Startups are hard

Startups are hard. No, startups are damn hard.

Contrary to popular belief, there are no clouds of money that float around Silicon Valley and rain on anyone that utters the phrase, "I'm a founder!" Unfortunately, starting a company and raising money is just as hard as ever; it's just that the investors don't have as much leverage as they used to, but they still have a lot.

Most reporting on startups suffers from a terrible case of success bias. Nobody wants to report on a dying startup unless it is to highlight another company that has come along to kill them, but that actually turns into a piece about the better company and not the dying one.

Startups that die rarely talk about it publicly because it is frustrating, embarrassing, and most of the time the people involved want to forget the whole mess and move on rather than sit around talking about the fact that they failed.

Most people don't want to admit that startups are hard, either, because to admit something is hard is to admit that you don't know everything there is to know about a certain topic and to display weakness. If there's one thing you do not want to do as a startup, it's appear weak. Only the strong survive.

But guess what: startups are hard. At times they are soul-crushingly hard. I am not afraid to admit this anymore. I am not afraid to talk openly about it with peers anymore. So, this post serves as a counterpoint to all the recent postings alluding to the fact that anyone can suddenly decide to be a founder and the next week find themselves swimming around in a kiddie-pool full of angel/VC money.

You're Nobody Till Somebody Loves You

In the Valley, you are a Nobody until you are a Somebody. Trying to launch a new product as a Nobody is hard. Trying to get press as a Nobody is very hard because nobody knows who you are (read: nobody cares who you are) and so they don't care about your product. Press outlets are already so saturated with inbound leads from trusted and credible sources that trying to promote yourself as a Nobody will find your attempts mostly routed to an inbox black hole.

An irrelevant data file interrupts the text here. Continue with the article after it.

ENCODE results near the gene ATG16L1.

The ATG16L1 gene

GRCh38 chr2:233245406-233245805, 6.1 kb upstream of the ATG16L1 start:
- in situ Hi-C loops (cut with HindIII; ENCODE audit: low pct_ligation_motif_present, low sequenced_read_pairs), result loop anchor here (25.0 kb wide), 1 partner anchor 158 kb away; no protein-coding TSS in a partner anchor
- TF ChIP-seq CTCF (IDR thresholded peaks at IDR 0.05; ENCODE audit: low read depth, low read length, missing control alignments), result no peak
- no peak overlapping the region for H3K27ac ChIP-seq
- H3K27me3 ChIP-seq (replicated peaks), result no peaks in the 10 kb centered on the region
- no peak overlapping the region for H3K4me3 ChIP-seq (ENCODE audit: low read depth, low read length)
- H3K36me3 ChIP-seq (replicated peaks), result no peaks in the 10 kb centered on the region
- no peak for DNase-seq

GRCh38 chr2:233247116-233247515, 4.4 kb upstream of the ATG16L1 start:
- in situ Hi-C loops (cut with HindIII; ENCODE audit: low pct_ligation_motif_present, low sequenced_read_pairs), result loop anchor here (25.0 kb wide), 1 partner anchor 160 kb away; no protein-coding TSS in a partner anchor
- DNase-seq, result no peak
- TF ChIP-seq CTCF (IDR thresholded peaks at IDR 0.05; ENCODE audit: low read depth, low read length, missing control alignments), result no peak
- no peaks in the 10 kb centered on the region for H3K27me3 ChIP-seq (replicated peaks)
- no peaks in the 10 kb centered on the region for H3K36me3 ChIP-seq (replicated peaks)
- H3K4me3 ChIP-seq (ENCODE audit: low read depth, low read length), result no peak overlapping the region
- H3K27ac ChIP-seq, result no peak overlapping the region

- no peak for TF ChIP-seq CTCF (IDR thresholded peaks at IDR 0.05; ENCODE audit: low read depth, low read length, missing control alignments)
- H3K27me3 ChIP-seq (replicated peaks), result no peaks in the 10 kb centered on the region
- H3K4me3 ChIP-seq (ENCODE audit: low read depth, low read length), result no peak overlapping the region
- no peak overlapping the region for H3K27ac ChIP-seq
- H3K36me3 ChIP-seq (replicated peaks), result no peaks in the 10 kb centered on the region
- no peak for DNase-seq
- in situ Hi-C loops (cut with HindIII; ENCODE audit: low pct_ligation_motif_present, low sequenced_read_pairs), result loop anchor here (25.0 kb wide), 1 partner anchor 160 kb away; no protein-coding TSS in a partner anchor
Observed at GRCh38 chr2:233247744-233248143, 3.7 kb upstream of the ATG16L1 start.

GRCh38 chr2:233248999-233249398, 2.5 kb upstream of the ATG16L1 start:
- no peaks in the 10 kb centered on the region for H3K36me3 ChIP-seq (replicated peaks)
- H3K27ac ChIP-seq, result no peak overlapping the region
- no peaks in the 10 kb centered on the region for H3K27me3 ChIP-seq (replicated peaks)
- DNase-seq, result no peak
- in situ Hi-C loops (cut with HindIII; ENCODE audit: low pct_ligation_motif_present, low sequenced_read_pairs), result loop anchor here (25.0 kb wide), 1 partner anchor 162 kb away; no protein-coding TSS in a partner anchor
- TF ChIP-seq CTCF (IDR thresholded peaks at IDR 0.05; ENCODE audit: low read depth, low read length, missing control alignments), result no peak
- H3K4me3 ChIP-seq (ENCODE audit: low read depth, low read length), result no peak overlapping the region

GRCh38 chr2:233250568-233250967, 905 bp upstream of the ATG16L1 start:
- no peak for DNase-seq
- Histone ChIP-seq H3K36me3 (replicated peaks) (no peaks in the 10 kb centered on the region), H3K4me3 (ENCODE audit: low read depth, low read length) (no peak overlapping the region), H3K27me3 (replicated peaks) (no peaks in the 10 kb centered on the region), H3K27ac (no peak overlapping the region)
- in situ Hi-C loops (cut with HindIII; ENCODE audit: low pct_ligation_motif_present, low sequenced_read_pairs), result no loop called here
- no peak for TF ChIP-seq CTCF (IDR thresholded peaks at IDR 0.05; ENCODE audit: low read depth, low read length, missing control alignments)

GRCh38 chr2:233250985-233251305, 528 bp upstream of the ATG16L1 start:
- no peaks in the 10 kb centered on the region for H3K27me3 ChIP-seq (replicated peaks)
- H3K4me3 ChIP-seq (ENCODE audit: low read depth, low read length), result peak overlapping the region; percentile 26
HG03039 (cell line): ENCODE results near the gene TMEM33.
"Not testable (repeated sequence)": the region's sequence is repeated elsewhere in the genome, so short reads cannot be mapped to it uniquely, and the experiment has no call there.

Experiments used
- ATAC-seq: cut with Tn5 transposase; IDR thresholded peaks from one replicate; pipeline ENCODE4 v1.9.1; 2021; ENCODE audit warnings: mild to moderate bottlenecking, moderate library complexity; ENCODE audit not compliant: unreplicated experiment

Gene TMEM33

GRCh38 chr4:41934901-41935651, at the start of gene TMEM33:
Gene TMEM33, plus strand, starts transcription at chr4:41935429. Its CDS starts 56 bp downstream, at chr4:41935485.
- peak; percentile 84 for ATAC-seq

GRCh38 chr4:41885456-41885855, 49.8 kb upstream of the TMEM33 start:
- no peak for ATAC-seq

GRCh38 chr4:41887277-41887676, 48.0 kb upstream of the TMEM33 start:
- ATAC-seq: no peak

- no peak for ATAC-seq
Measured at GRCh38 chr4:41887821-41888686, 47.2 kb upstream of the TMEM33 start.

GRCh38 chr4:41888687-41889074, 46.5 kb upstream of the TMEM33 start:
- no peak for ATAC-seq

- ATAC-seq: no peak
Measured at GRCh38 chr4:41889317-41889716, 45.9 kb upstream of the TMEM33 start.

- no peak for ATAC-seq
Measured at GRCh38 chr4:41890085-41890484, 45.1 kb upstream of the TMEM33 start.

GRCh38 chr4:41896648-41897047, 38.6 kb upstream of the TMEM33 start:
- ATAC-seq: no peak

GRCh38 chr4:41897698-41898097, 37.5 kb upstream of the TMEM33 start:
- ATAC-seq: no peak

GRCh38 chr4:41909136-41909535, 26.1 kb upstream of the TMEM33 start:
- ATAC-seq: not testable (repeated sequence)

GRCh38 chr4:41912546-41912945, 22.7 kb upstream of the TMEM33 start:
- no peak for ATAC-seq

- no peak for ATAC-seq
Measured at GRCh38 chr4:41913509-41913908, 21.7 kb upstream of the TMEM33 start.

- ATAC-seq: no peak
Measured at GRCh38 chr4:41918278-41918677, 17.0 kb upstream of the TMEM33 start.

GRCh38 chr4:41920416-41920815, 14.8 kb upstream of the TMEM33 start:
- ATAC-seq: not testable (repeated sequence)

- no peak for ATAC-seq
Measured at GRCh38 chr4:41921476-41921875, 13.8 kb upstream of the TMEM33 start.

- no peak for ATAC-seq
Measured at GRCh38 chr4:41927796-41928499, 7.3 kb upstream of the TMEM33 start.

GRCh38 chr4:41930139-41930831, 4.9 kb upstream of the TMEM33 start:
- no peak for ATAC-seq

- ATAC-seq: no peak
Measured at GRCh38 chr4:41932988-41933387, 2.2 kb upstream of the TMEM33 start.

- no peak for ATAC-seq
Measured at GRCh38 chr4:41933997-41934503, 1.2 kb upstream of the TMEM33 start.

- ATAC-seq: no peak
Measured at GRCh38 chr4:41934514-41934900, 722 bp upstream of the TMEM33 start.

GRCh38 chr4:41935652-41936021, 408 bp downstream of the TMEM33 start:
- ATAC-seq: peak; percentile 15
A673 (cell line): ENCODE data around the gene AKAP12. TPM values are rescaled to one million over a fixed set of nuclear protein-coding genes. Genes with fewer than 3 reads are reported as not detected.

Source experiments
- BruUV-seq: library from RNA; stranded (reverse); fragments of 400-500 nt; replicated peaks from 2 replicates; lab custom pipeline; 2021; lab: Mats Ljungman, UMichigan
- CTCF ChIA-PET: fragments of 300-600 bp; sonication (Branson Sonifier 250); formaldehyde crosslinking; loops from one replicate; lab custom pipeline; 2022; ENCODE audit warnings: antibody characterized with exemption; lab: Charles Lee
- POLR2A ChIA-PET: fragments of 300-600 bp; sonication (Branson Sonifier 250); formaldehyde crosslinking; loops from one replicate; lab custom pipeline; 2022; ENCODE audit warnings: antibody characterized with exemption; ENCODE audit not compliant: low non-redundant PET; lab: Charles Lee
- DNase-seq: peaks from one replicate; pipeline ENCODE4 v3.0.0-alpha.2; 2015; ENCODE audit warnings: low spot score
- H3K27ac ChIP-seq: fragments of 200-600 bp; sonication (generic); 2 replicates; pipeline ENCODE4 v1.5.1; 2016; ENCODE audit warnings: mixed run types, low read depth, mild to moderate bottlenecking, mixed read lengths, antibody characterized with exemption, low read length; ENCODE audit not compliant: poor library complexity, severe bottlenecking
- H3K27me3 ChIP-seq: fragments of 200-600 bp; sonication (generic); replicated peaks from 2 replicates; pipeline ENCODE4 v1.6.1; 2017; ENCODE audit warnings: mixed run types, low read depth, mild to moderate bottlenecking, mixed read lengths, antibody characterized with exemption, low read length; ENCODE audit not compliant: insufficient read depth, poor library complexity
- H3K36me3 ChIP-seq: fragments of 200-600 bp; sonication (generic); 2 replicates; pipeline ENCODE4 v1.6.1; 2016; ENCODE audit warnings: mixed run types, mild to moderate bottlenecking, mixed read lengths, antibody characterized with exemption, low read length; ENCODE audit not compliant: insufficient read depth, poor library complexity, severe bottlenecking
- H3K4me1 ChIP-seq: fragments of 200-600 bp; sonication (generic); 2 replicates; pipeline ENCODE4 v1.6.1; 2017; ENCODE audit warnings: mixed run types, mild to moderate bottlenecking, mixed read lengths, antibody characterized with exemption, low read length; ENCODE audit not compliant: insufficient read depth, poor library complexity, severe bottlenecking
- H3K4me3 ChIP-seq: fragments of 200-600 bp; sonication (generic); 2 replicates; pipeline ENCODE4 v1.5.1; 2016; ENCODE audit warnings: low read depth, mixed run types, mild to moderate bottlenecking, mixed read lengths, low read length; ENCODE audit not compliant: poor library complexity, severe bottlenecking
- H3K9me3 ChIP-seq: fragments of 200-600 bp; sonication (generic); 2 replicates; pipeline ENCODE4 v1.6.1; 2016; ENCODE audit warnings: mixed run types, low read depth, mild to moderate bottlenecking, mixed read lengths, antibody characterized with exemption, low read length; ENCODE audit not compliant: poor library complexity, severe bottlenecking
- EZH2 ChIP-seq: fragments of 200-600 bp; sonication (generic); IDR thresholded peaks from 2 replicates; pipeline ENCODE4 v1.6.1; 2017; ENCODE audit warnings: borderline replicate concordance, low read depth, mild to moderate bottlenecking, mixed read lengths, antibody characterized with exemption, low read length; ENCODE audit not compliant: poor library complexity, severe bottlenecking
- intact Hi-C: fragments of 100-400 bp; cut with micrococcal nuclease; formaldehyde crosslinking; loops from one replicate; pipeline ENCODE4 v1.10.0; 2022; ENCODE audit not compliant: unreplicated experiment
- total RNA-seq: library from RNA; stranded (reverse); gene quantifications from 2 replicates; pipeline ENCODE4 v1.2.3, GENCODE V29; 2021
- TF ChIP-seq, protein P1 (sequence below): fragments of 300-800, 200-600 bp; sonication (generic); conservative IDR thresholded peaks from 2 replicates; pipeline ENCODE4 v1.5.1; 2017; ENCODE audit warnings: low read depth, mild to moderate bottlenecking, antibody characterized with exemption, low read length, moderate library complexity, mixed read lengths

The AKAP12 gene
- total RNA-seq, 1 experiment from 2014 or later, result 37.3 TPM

Raising money as a Nobody isn't just hard, it is nearly impossible. There are a few major factors that investors look at when making an investment decision. Two big factors are Traction and Revenue, and they are somewhat orthogonal. It's ok if you have impressive numbers on one axis but not the other, but having both is even better.

One other major factor is Social Proof: that is, Are you a Somebody?

Having a track record of past success is a really big deal. This is what allows people to raise money with their name alone. It allows them to walk into a VC office, say "I have a cool idea," and walk out with a fat check. (This is an oversimplification, of course, but it's not too far off.)

The fact that the Color team was able to raise $41MM is not a surprise to me; in fact that number seems pretty low given the resources they will need to reach their ambitious goals. Being a Somebody affords you lots and lots of advantages (both in getting press and raising money).

So then, the question becomes, how does a Nobody become a Somebody? You need your first big success to become a Somebody. Having your first big hit as a Nobody is the major bootstrap problem that all new founders will face.